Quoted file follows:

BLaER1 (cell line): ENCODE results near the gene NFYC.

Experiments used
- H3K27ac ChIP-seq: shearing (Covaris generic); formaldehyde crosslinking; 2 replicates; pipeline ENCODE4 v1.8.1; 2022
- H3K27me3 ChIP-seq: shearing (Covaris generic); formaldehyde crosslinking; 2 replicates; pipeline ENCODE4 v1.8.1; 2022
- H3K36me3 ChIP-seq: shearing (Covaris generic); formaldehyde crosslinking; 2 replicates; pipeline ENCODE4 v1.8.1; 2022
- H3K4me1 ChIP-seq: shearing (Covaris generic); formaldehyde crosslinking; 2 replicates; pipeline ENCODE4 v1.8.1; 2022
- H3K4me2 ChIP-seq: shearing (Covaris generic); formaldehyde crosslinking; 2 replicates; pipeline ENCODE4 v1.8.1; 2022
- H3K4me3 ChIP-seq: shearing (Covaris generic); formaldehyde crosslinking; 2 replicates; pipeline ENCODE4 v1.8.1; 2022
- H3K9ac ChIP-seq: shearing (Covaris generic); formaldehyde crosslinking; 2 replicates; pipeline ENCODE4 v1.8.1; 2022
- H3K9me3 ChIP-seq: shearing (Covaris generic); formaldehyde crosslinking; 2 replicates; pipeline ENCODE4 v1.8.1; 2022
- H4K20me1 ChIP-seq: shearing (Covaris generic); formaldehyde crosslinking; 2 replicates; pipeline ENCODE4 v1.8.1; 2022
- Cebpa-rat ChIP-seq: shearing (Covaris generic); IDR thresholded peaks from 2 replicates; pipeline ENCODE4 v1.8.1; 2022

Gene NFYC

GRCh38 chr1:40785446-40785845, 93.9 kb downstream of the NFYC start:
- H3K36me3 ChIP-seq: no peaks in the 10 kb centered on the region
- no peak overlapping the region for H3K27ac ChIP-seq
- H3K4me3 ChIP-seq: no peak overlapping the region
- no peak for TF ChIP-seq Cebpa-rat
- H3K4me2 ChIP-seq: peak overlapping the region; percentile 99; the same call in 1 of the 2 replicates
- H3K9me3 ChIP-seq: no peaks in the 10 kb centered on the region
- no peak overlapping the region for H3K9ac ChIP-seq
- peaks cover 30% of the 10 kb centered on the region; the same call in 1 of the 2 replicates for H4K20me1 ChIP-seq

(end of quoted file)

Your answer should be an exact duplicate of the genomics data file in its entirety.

BLaER1 (cell line): ENCODE results near the gene NFYC.

Experiments used
- H3K27ac ChIP-seq: shearing (Covaris generic); formaldehyde crosslinking; 2 replicates; pipeline ENCODE4 v1.8.1; 2022
- H3K27me3 ChIP-seq: shearing (Covaris generic); formaldehyde crosslinking; 2 replicates; pipeline ENCODE4 v1.8.1; 2022
- H3K36me3 ChIP-seq: shearing (Covaris generic); formaldehyde crosslinking; 2 replicates; pipeline ENCODE4 v1.8.1; 2022
- H3K4me1 ChIP-seq: shearing (Covaris generic); formaldehyde crosslinking; 2 replicates; pipeline ENCODE4 v1.8.1; 2022
- H3K4me2 ChIP-seq: shearing (Covaris generic); formaldehyde crosslinking; 2 replicates; pipeline ENCODE4 v1.8.1; 2022
- H3K4me3 ChIP-seq: shearing (Covaris generic); formaldehyde crosslinking; 2 replicates; pipeline ENCODE4 v1.8.1; 2022
- H3K9ac ChIP-seq: shearing (Covaris generic); formaldehyde crosslinking; 2 replicates; pipeline ENCODE4 v1.8.1; 2022
- H3K9me3 ChIP-seq: shearing (Covaris generic); formaldehyde crosslinking; 2 replicates; pipeline ENCODE4 v1.8.1; 2022
- H4K20me1 ChIP-seq: shearing (Covaris generic); formaldehyde crosslinking; 2 replicates; pipeline ENCODE4 v1.8.1; 2022
- Cebpa-rat ChIP-seq: shearing (Covaris generic); IDR thresholded peaks from 2 replicates; pipeline ENCODE4 v1.8.1; 2022

Gene NFYC

GRCh38 chr1:40785446-40785845, 93.9 kb downstream of the NFYC start:
- H3K36me3 ChIP-seq: no peaks in the 10 kb centered on the region
- no peak overlapping the region for H3K27ac ChIP-seq
- H3K4me3 ChIP-seq: no peak overlapping the region
- no peak for TF ChIP-seq Cebpa-rat
- H3K4me2 ChIP-seq: peak overlapping the region; percentile 99; the same call in 1 of the 2 replicates
- H3K9me3 ChIP-seq: no peaks in the 10 kb centered on the region
- no peak overlapping the region for H3K9ac ChIP-seq
- peaks cover 30% of the 10 kb centered on the region; the same call in 1 of the 2 replicates for H4K20me1 ChIP-seq